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Activist Spotlight: Kelly Jones

Q: What is your current role with the Surfrider Foundation?
I am the Volunteer Coordinator for the Surfrider South Sound Chapter and I also serve as the photographer and “designer” for the South Sound & Grays Harbor chapter websites.

Q: Why and when did you get involved with the Surfrider Foundation?
My lifelong dream has always been to reside by the ocean. In 2013, I made the big move from Ohio to Washington, eager to embrace a coastal lifestyle. Upon settling in, I promptly became an annual member of the Surfrider Foundation, knowing that my time now split between the Puget Sound and Washington coasts warranted support for ocean conservation efforts. Fast forward to 2022, when an opportunity arose to volunteer with the South Sound Chapter at an event, my husband and I jumped at the chance.

Our involvement grew from beach cleanups to taking on the role of volunteer coordinator within the chapter – a position I was excited to pursue, given my prior experience as a fundraising director for a local 501c3 non-profit back in Ohio. As I became acquainted with Liz Schotman, Surfrider's Washington Regional Manager, I saw an opportunity to expand Surfrider's presence to the Washington Coast, where no chapter existed. Connecting with a group of proactive neighbors at Ocean Shores who were initiating their own plastic pollution reduction efforts, I shared insights about Surfrider's established systems and encouraged them to consider forming a new chapter to amplify their impact. The Grays Harbor Chapter became official in January of 2024.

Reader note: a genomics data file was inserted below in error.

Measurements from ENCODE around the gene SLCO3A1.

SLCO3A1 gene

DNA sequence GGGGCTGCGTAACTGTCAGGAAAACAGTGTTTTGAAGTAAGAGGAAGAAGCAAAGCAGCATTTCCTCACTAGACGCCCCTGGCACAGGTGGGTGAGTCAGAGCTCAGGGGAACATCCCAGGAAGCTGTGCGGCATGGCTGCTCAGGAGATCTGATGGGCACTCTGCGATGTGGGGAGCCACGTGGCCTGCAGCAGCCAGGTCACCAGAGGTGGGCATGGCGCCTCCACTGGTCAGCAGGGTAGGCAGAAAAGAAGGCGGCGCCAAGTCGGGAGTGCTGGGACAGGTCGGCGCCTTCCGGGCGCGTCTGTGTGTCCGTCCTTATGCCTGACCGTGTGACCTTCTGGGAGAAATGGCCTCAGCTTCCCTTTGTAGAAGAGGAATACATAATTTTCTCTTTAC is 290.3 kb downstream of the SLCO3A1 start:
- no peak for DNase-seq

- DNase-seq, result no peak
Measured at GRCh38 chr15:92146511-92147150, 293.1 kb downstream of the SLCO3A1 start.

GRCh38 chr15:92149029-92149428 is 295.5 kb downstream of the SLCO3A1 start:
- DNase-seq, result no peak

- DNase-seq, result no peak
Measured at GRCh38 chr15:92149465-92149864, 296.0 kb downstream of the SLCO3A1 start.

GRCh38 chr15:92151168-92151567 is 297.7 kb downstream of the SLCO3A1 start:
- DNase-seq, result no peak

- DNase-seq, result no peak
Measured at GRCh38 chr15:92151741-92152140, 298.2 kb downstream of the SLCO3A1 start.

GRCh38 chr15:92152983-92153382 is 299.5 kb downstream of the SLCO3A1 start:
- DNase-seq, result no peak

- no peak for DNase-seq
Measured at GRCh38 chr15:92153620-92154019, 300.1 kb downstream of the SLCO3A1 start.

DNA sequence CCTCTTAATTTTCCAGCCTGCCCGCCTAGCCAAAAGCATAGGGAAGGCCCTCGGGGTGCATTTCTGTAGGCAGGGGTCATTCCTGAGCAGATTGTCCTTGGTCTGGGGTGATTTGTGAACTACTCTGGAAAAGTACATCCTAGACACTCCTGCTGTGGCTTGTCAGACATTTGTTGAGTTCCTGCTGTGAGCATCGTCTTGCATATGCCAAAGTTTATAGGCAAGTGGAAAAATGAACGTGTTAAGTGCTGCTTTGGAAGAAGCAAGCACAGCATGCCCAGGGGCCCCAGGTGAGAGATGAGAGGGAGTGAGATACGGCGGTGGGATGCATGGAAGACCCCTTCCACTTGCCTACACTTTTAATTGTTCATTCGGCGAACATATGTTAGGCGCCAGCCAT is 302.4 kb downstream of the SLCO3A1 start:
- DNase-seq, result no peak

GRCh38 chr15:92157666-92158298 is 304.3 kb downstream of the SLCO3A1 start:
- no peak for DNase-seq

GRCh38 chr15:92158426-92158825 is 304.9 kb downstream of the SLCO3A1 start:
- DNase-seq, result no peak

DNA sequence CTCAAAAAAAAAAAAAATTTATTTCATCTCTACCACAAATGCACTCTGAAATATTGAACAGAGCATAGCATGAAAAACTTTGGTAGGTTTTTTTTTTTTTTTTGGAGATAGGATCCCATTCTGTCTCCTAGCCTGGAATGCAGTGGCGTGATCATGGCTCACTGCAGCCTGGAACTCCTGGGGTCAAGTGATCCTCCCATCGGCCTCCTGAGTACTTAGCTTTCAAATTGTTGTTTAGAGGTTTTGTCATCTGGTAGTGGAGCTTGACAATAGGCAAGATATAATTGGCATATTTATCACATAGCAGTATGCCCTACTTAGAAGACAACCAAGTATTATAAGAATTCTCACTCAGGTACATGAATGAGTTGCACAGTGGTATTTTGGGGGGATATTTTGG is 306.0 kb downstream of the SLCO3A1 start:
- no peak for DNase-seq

Kelly Jones With the Surfrider South Sound Chapter at a event on the beach.

Q: What are some environmental issues that are affecting your local community?
Plastic pollution, fossil fuel emissions, and water quality issues are major concerns in the Puget Sound area.

Additionally, rising sea levels, coastal erosion, and plastic pollution are impacting the Washington Coastline. My beach access in Ocean Shores has disappeared due to erosion, leaving a 20-foot drop to reach the water during low tide. This sudden change has been eye-opening and alarming, highlighting the rapid environmental transformations occurring around us.

 Q: What Surfrider projects have you worked on?
Most recently, I've been busy contributing to launching a new Surfrider chapter, representing Surfrider for Hill Day 2024, and capturing photos as a photographer for local and national chapters. I am also currently designing websites and newsletters for chapters, participating in annual planning retreats for South Sound and Grays Harbor Chapters this past January, and developing an "Earth Day, day of service” beach cleanup project in April with a local high school, in partnership exclusively with the South Sound Chapter.


Q: Are there any specific project's that you have worked on that benefited your community?